Presentation: Managing Cardiovascular Disease in People with Obesity
Over the past 4 decades, prevalence of obesity has increased rapidly at both the national and global level and exceeds 650 million representing a major public health challenge. Obesity is a major driver for both risk factors and many subtypes of cardiovascular disease, including hypertension, coronary heart disease, stroke, heart failure, and atrial fibrillation. In addition to shorter duration of healthy life, obesity is associated with shorter overall longevity and higher healthcare costs. Mechanisms linking obesity and cardiovascular disease include systemic inflammation, endothelial dysfunction, and sympathetic nervous system activation. Epidemiological studies of obesity in people with prevalent cardiovascular disease has raised a controversial finding of the “obesity paradox”, a epiphenomenon suggesting that obesity may be protective in individuals with clinical cardiovascular disease and leading to unclear messaging about the true health risks of excess weight. Individuals with Class III or greater obesity (body mass index greater than 40 kg/m2) may benefit from surgical approaches such as bariatric surgery, not only for weight loss, but also in terms of lower risk of cardiovascular disease, particularly heart failure. However, unique challenges in managing patients with obesity arise related to best practices for therapeutic management (e.g. direct acting oral anticoagulants) and limited studies of efficacy of novel treatments (e.g. neprilysin inhibitors in heart failure) as most people with severe obesity are excluded from randomized clinical trials. Efforts at preventing and optimally managing obesity is necessary to reverse the unfavorable trends in morbidity and mortality from cardiovascular disease related to obesity that have been observed worldwide.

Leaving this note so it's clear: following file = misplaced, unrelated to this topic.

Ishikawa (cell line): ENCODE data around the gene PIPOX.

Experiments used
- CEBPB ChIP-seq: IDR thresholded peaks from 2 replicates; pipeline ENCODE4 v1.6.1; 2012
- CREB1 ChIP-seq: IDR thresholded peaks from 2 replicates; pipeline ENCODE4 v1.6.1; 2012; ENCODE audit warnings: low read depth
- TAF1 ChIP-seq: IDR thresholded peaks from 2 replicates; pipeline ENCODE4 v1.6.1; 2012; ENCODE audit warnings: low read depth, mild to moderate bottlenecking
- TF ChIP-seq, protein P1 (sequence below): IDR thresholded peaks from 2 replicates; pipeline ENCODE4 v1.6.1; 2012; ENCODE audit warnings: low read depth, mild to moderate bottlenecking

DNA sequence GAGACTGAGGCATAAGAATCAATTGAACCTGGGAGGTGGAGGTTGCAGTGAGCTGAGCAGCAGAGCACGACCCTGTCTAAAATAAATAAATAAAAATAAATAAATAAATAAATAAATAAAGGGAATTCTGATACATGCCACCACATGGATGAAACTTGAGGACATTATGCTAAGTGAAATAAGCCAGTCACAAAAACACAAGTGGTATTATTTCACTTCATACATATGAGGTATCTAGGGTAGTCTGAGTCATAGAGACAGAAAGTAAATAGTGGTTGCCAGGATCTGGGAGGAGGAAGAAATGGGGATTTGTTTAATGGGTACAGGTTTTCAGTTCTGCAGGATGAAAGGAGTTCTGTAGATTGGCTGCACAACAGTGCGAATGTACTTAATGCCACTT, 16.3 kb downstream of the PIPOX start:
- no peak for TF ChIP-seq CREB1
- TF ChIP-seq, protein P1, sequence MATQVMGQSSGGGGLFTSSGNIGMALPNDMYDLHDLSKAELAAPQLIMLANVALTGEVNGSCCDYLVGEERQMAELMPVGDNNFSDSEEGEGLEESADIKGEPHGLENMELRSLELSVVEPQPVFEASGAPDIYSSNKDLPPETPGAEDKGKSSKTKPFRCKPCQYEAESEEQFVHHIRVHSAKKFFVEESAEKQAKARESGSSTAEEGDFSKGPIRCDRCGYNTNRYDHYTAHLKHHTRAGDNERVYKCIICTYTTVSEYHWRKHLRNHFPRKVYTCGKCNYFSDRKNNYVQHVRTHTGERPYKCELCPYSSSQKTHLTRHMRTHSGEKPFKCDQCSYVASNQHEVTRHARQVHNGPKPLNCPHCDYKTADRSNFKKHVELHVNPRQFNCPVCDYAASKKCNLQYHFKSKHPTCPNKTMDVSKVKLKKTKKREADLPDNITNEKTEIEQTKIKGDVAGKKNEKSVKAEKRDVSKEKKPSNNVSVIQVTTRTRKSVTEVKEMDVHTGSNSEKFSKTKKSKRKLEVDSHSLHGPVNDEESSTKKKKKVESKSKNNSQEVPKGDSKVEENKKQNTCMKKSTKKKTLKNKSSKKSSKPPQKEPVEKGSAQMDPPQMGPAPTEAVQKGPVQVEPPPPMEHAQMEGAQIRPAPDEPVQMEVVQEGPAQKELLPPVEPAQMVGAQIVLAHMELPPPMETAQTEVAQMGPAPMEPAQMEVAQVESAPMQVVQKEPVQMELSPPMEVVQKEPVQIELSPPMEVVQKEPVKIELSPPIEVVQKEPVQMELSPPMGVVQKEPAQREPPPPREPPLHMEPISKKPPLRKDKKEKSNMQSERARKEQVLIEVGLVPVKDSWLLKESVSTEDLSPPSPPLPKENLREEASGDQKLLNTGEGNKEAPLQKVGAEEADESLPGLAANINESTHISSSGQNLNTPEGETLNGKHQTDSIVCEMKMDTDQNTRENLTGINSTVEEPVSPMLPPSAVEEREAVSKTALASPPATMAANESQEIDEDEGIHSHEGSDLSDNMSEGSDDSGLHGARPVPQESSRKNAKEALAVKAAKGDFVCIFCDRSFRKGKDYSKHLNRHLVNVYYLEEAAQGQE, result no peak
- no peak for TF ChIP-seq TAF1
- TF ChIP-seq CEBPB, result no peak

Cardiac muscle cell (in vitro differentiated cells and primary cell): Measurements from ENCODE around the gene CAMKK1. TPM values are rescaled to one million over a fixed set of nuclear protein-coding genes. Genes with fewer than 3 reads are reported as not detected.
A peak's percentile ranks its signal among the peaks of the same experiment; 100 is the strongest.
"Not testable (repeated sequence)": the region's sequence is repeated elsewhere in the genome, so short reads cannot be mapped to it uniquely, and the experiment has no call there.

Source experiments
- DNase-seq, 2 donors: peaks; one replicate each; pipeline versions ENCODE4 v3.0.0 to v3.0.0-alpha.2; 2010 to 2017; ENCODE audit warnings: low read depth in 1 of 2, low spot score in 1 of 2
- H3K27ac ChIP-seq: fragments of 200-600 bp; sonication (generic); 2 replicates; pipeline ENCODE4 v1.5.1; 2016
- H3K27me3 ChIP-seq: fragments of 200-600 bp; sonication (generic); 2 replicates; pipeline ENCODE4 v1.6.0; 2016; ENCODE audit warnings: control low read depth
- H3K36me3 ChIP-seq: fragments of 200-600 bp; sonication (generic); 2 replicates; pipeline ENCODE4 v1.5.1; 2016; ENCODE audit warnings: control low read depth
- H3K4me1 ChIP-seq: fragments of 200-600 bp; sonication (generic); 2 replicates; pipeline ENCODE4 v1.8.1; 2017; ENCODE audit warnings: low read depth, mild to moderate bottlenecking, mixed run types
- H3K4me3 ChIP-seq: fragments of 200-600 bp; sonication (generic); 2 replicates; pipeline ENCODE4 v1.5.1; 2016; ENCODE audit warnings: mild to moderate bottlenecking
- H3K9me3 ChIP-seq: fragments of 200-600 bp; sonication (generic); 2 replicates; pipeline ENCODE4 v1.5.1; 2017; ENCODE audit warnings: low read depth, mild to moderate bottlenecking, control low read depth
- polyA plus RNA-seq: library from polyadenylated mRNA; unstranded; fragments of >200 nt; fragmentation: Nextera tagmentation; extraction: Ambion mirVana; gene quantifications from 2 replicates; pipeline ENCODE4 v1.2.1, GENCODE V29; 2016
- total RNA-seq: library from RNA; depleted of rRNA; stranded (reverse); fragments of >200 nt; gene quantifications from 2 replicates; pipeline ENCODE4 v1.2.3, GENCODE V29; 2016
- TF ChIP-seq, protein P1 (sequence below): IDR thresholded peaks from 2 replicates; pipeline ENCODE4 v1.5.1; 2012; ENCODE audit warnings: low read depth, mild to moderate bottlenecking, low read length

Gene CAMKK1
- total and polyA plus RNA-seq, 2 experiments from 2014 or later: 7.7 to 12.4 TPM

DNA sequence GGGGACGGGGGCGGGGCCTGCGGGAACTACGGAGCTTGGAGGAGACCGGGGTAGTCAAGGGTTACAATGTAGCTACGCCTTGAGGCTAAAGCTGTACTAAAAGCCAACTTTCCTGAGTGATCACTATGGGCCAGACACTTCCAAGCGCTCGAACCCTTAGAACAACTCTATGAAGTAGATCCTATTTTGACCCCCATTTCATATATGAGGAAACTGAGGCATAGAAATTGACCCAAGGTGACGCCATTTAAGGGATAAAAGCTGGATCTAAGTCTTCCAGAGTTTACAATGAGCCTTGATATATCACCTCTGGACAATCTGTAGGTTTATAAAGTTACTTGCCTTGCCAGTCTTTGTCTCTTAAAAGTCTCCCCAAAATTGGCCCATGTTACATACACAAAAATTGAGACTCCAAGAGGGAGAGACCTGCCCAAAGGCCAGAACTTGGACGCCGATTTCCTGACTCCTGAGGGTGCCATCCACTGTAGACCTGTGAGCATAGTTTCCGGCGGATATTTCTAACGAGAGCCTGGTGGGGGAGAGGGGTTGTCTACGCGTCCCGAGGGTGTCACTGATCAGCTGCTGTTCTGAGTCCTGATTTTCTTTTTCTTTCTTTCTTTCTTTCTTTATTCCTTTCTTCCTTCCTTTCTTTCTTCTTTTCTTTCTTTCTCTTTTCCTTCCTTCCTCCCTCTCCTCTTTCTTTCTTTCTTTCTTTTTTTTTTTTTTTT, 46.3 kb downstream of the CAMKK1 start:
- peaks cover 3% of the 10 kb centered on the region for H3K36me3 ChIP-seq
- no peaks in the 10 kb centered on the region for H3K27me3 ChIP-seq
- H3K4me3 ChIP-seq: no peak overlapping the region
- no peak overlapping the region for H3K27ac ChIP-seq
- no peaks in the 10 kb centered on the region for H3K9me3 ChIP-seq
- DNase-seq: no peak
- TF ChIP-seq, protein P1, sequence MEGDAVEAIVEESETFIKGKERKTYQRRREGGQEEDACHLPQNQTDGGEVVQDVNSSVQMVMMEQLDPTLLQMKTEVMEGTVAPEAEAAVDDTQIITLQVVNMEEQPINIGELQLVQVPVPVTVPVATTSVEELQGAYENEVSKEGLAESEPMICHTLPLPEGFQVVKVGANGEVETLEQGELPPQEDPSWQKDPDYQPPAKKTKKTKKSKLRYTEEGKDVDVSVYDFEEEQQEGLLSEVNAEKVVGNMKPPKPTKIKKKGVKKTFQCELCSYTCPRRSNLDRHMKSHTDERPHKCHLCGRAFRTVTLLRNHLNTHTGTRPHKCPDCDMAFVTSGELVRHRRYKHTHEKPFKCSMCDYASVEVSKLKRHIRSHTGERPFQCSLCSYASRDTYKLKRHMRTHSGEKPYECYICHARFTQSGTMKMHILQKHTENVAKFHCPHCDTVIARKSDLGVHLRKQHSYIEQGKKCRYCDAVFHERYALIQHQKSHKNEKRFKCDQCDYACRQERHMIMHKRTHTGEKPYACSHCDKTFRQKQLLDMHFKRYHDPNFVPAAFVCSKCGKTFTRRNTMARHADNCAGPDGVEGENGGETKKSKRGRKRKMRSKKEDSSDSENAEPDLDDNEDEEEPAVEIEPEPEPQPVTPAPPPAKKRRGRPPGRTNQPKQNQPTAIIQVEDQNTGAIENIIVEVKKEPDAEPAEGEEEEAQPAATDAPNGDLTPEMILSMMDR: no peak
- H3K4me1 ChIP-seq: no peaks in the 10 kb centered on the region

Sadiya S. Khan, MD, MSc is a cardiologist at Northwestern Medicine and an assistant professor in the department of Medicine at Northwestern University Feinberg School of Medicine. Dr. Khan specializes in prevention of heart failure. Her research interests include understanding the influence of obesity on cardiovascular disease. She is an active member of the American Heart Association, the American College of Cardiology, and the Heart Failure Society of America. She serves on multiple national committees focused on improving population and individual-level cardiovascular health.
Dr. Khan received her MD from Northwestern University Feinberg School of Medicine. She completed her postgraduate training at McGaw Medical Center of Northwestern. She is board certified in internal medicine and cardiovascular disease. Her bibliography includes over 70 peer-reviewed manuscripts, numerous book chapters, editorials, and review articles, including in high impact journals such as JAMA, Lancet, the BMJ, JACC, and Circulation. She is the recipient of the American Heart Association Women in Cardiology Award for Excellence, the American Heart Association Samuel A. Levine Young Investigator Award, and the Northwestern University Jameson Research Award.